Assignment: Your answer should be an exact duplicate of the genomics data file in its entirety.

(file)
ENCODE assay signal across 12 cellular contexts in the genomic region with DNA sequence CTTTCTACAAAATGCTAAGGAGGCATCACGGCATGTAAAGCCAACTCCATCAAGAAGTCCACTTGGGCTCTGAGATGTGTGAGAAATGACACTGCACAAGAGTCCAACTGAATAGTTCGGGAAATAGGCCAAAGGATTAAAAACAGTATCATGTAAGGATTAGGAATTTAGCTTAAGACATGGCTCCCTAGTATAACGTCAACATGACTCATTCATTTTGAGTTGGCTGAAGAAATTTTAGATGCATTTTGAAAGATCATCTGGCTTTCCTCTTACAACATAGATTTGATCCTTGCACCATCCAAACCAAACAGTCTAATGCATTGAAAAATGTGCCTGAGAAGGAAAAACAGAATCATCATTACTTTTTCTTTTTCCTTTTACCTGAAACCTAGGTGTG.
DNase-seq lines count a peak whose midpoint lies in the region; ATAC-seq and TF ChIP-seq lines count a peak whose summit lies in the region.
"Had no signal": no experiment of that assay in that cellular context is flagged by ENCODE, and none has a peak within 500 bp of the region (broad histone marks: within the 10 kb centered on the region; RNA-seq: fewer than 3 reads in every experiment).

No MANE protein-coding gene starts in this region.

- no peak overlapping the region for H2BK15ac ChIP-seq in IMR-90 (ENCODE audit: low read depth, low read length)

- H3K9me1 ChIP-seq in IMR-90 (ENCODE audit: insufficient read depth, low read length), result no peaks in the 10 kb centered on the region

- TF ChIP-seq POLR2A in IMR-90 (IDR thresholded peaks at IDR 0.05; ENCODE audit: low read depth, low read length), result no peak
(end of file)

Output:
ENCODE assay signal across 12 cellular contexts in the genomic region with DNA sequence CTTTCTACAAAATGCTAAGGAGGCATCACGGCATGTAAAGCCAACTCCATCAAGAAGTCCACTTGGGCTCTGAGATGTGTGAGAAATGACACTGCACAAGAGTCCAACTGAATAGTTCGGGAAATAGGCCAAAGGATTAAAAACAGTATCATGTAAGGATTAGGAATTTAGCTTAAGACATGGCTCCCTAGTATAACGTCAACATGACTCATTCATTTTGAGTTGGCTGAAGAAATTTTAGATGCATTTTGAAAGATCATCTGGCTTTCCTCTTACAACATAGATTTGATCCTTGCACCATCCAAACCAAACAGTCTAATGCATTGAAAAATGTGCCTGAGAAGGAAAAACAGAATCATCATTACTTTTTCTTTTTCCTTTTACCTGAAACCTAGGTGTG.
DNase-seq lines count a peak whose midpoint lies in the region; ATAC-seq and TF ChIP-seq lines count a peak whose summit lies in the region.
"Had no signal": no experiment of that assay in that cellular context is flagged by ENCODE, and none has a peak within 500 bp of the region (broad histone marks: within the 10 kb centered on the region; RNA-seq: fewer than 3 reads in every experiment).

No MANE protein-coding gene starts in this region.

- no peak overlapping the region for H2BK15ac ChIP-seq in IMR-90 (ENCODE audit: low read depth, low read length)

- H3K9me1 ChIP-seq in IMR-90 (ENCODE audit: insufficient read depth, low read length), result no peaks in the 10 kb centered on the region

- TF ChIP-seq POLR2A in IMR-90 (IDR thresholded peaks at IDR 0.05; ENCODE audit: low read depth, low read length), result no peak